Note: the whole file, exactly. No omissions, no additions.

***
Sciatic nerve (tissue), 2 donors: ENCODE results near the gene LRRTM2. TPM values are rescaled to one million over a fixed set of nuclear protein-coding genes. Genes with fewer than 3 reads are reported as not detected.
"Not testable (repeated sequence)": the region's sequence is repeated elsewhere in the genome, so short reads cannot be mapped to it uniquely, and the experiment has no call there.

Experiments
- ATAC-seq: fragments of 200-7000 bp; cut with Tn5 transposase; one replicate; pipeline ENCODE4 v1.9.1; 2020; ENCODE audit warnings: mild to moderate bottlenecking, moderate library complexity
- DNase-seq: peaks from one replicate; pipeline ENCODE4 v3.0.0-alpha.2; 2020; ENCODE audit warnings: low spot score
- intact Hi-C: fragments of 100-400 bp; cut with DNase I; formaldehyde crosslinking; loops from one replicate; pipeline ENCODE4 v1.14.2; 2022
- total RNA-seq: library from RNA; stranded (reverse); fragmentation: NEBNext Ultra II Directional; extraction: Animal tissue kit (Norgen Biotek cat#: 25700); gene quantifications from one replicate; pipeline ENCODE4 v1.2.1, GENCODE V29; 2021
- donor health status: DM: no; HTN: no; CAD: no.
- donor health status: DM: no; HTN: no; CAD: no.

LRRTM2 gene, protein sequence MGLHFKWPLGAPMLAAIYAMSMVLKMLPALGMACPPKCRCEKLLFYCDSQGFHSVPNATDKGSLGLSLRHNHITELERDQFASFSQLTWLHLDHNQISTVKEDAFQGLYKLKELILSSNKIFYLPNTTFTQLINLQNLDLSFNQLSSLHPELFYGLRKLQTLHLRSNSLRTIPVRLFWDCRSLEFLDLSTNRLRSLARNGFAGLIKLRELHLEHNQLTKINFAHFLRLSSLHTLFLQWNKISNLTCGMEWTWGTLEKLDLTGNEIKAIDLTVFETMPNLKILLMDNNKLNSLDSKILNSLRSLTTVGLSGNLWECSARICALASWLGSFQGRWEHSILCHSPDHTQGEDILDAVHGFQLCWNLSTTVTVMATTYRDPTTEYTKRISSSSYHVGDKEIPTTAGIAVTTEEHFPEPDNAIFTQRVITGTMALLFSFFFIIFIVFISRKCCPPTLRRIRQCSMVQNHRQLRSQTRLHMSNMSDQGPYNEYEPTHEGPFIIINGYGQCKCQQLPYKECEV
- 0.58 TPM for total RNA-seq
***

Sciatic nerve (tissue), 2 donors: ENCODE results near the gene LRRTM2. TPM values are rescaled to one million over a fixed set of nuclear protein-coding genes. Genes with fewer than 3 reads are reported as not detected.
"Not testable (repeated sequence)": the region's sequence is repeated elsewhere in the genome, so short reads cannot be mapped to it uniquely, and the experiment has no call there.

Experiments
- ATAC-seq: fragments of 200-7000 bp; cut with Tn5 transposase; one replicate; pipeline ENCODE4 v1.9.1; 2020; ENCODE audit warnings: mild to moderate bottlenecking, moderate library complexity
- DNase-seq: peaks from one replicate; pipeline ENCODE4 v3.0.0-alpha.2; 2020; ENCODE audit warnings: low spot score
- intact Hi-C: fragments of 100-400 bp; cut with DNase I; formaldehyde crosslinking; loops from one replicate; pipeline ENCODE4 v1.14.2; 2022
- total RNA-seq: library from RNA; stranded (reverse); fragmentation: NEBNext Ultra II Directional; extraction: Animal tissue kit (Norgen Biotek cat#: 25700); gene quantifications from one replicate; pipeline ENCODE4 v1.2.1, GENCODE V29; 2021
- donor health status: DM: no; HTN: no; CAD: no.
- donor health status: DM: no; HTN: no; CAD: no.

LRRTM2 gene, protein sequence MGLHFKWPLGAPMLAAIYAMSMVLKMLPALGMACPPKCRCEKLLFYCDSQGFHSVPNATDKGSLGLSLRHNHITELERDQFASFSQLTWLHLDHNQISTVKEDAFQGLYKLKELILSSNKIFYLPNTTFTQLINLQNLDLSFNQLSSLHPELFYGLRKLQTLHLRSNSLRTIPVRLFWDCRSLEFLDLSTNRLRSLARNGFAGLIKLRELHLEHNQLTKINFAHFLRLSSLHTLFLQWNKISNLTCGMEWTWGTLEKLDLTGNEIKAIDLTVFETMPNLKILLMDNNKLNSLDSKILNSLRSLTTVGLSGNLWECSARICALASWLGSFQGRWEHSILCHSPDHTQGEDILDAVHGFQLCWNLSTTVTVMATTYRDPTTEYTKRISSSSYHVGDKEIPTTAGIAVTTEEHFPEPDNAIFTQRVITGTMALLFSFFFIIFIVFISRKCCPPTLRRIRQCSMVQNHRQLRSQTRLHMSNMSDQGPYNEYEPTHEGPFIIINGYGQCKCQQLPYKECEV
- 0.58 TPM for total RNA-seq